In the case of the parable which I quoted for you, how would it be if instead of information about the end it were rather a teaching about how to live in the here and now, in the time before the end. In that case, the function of the story is a little different. Instead of furnishing us with details of a judgment after death, it is rather an insistence on not exercising any type of judgement before death. When he says: "There will be wailing and gnashing of teeth" let us not take it as a threat, but as: "Leave it for another to cause wailing and gnashing of teeth. Let it be there and not here. Do not you exercise any sort of judgement or separation between good and evil people now. In this way you will be building the kingdom of heaven." It wouldn't be a bad exercise to attempt a re-reading of other parables following this formula, and before the end of this book we will be doing something similar with the parable of the sheep and the goats. For now let this slight example suffice. But please note once again in what Jesus' technique consists: it consists in introducing a little subversion from within into the normal imagination, so as to open out our horizons a little with respect to who God is and what are his ways.

Let us take another kind of parable: Jesus says to his hearers that the kingdom of heaven is like leaven which a woman put into three measures of meal, till the whole is leavened (Matt. 13:33). Here the use of "leaven" is interesting, since on other occasions Jesus tells his disciples to beware of the leaven of the Pharisees and the Sadducees (Matt. 16:6). I suggest to you that Jesus is saying that what he is bringing into existence, that is, the good news about God which will be shown by the inauguration of the innocent victim, will serve as a leaven which, little by little will effect a change in the whole of human society in such a way that all human living together will be shot through, fermented, by this possibility. The leaven of the Pharisees and the Sadducees would be the way of building a human society starting from an apparent goodness which rather serves to mask an expulsive violence and ferments nothing at all, but is the pious grinding on of business as usual.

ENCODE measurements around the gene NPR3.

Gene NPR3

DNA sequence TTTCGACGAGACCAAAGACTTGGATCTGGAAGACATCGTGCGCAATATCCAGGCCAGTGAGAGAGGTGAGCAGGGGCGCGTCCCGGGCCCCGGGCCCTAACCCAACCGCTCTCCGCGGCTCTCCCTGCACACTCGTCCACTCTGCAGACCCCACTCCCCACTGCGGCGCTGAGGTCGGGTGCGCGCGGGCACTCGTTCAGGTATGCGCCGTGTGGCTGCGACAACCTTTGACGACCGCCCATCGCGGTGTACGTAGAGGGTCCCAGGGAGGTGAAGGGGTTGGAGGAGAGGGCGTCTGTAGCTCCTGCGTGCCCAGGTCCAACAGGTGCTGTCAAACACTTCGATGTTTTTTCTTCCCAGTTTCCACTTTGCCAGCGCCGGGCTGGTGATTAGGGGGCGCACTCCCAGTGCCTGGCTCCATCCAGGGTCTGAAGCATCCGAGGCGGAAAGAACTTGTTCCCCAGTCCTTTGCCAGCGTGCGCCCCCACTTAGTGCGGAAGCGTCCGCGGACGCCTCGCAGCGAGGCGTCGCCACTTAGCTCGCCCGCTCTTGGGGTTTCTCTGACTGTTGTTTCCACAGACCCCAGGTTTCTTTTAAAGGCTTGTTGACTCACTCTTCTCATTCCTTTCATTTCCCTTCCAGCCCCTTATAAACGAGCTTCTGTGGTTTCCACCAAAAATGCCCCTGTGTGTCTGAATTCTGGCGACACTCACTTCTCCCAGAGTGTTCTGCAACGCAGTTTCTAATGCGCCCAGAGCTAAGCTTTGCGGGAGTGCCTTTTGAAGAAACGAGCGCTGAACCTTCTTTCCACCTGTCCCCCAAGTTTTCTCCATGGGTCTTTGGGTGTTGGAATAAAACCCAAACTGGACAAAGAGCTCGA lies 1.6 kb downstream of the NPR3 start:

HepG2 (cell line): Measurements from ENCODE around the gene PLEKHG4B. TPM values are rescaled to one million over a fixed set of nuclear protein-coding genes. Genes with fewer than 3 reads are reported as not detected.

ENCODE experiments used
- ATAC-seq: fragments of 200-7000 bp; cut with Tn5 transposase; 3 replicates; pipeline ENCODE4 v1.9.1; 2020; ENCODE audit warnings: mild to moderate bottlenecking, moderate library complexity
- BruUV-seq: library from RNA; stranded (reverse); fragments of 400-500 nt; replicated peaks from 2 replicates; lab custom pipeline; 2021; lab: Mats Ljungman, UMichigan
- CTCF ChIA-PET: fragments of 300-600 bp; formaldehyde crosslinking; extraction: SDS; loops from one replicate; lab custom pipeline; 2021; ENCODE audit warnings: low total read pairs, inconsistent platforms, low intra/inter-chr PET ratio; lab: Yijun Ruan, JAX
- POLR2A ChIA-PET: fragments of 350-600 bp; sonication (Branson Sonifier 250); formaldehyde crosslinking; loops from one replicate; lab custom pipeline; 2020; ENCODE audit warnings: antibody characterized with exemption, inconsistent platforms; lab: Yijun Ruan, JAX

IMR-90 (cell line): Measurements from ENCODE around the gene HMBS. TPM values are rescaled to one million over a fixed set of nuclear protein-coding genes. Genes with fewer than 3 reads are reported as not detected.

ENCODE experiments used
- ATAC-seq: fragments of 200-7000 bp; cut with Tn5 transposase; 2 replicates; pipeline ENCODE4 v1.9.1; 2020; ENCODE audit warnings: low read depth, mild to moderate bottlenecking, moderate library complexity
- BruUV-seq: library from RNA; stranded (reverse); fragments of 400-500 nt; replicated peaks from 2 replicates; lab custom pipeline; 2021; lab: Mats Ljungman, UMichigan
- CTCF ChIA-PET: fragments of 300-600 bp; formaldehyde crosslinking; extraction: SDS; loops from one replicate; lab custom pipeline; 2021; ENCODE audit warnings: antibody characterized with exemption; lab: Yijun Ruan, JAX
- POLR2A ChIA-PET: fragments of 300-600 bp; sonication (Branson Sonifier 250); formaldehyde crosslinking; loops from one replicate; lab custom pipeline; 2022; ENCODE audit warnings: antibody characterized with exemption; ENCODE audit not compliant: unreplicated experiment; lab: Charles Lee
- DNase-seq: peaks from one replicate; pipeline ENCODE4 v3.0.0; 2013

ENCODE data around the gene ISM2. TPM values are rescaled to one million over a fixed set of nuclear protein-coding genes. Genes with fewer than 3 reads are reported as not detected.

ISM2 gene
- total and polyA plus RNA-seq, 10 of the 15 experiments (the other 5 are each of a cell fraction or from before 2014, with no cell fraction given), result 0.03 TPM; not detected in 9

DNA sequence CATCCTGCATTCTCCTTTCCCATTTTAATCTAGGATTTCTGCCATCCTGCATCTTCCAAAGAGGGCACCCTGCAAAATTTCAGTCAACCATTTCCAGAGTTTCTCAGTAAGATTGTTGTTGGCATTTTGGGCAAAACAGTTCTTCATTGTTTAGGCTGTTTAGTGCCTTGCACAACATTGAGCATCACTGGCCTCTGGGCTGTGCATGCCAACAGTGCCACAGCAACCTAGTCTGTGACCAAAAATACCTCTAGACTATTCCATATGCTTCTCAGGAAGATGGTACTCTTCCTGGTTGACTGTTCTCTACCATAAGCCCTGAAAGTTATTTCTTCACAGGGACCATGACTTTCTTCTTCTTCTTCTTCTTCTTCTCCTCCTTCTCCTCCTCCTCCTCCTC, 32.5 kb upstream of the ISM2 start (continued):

The grain of mustard would be something similar: Jesus is saying that the little sign which he will bring about by going to his death, of little promise as it may appear, will produce a great result in terms of social structure, so that the birds which would normally have dedicated themselves to eating up any available seed can nest in its branches. What Jesus is bringing to existence is something which will even be capable of offering hospitality to those who would have been its principal enemies: and all this has happened! It is a fact that we live in a society which prides itself on making space for its own persecutors, and offers a whole series of advantages to people who want nothing to do with the Christian religion, and even persecute it, but who, in order to do so, lay hold of all the advantages which have been produced by a way of living together founded on the possibility of the innocence of the victim.

Please notice that this has nothing to do with moralism, but is a very realistic explanation of the kind of social change which was to be produced in a society where, however invisibly, the interpretation which Jesus brought to existence, that of the innocence of the victim, is seeping through. That is to say, Jesus is explaining very long term what it is that he was doing, in a way which is only just comprehensible today, and how much less would it have been before his death and resurrection! But let us continue with our exploration of the weirdness of the kingdom...


1. Here I would like to point out that this is exactly what Girard understands in his exposition of mimetic desire: whoever has not grasped the mimetic workings of desire, and because of this begun to come out of being enmeshed in mimetic rivalry, will twist everything up in an ever greater frustration; whoever has begun to move in a pacific mimesis will understand very well the messes which he or she is leaving behind, and will understand all things creatively and pacifically. See, for example, Girard's discussion of the double message in the works of Shakespeare in A Theater of Envy - William Shakespeare (New York: Oxford UP, 1991).